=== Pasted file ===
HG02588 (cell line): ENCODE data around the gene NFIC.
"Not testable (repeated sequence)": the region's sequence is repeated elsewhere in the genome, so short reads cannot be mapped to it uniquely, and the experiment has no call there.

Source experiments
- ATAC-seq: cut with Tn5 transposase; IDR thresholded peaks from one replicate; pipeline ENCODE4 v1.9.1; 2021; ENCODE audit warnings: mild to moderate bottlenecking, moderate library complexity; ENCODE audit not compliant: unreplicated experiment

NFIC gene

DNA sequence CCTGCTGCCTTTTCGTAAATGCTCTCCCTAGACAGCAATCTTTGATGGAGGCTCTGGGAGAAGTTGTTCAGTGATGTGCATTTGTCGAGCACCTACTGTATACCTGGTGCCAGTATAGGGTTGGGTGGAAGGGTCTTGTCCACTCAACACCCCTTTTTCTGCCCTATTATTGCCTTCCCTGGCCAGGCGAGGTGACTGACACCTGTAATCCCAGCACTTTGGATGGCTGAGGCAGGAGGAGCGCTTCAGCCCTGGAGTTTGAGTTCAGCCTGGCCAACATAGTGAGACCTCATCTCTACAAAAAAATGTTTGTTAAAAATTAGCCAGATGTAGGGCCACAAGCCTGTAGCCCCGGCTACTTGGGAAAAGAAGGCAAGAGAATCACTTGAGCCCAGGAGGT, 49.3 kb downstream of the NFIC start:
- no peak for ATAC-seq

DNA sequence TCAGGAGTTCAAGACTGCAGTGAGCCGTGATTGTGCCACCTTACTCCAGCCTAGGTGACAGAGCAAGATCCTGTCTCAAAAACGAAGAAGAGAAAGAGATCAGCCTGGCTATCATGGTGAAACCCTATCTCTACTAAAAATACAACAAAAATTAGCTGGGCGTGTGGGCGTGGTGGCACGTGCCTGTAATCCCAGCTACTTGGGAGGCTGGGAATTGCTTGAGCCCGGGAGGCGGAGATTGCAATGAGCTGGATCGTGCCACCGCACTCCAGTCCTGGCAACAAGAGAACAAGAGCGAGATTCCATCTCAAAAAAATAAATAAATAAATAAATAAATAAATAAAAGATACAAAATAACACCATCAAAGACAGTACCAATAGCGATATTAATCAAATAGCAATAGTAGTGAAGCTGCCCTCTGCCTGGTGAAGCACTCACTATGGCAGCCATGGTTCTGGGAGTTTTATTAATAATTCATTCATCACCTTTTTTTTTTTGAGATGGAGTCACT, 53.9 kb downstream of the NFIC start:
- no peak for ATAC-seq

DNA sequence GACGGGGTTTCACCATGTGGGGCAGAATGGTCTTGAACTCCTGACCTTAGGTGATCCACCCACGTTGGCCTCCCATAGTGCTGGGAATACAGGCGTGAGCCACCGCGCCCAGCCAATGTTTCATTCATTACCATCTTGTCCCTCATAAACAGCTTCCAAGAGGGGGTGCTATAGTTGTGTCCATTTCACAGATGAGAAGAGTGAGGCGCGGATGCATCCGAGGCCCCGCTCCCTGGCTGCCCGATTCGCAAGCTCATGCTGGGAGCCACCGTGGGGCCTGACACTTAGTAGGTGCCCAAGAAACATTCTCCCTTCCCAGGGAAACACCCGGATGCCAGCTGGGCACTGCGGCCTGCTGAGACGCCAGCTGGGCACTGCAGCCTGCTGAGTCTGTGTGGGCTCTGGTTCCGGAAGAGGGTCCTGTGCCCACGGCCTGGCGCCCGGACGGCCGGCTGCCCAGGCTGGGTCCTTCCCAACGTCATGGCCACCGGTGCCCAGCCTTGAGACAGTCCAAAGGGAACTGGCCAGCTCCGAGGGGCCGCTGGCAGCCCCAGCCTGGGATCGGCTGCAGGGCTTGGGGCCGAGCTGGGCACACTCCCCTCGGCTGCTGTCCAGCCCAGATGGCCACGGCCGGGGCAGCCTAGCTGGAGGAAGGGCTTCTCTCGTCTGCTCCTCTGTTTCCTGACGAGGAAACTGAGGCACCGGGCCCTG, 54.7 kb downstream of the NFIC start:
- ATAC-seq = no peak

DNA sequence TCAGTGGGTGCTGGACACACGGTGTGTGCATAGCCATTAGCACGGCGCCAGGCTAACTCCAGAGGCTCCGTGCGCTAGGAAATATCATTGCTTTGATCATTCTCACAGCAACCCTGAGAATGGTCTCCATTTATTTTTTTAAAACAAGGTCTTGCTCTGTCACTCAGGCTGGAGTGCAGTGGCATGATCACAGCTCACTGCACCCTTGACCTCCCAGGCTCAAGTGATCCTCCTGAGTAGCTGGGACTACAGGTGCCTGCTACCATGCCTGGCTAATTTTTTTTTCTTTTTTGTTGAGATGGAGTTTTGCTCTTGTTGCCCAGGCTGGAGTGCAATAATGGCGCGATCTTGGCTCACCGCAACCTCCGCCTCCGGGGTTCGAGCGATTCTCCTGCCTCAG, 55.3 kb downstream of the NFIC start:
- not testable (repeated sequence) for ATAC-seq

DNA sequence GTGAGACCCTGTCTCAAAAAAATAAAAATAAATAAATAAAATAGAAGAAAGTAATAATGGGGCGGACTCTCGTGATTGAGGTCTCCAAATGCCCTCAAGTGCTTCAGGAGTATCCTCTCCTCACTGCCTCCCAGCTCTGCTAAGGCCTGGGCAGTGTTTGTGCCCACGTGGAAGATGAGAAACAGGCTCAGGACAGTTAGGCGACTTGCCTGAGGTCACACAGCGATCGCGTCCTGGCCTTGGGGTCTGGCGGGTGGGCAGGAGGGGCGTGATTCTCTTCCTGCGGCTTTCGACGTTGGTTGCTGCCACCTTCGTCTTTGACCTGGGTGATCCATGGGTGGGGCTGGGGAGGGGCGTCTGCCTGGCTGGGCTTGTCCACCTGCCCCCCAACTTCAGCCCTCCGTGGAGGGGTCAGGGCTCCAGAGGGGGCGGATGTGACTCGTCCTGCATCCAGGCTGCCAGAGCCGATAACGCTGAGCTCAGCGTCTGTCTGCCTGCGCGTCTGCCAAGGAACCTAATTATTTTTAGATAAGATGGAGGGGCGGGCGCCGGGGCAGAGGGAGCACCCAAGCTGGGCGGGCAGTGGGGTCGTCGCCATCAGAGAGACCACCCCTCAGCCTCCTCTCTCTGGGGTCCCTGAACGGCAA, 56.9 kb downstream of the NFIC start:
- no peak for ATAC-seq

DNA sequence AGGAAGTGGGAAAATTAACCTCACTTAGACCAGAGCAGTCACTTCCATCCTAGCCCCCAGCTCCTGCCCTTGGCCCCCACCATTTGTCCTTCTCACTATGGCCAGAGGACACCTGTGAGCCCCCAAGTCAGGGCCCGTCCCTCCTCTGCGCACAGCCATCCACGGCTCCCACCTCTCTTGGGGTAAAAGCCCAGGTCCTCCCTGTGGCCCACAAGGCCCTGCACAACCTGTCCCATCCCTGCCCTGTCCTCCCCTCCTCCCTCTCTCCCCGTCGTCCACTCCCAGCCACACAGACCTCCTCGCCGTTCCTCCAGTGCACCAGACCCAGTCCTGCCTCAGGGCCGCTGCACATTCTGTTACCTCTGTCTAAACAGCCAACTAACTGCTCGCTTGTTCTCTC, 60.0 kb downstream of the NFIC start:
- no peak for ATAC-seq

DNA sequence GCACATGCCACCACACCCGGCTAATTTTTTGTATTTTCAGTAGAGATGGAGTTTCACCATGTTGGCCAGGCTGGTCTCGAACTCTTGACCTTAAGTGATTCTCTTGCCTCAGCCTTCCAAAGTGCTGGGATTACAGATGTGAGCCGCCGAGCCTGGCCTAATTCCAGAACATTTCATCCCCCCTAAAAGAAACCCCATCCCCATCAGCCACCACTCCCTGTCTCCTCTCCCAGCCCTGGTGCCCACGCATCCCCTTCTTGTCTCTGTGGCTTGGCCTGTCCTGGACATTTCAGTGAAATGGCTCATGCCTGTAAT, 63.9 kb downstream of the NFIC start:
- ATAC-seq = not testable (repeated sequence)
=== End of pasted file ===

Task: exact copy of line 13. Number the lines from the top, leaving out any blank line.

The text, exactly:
- not testable (repeated sequence) for ATAC-seq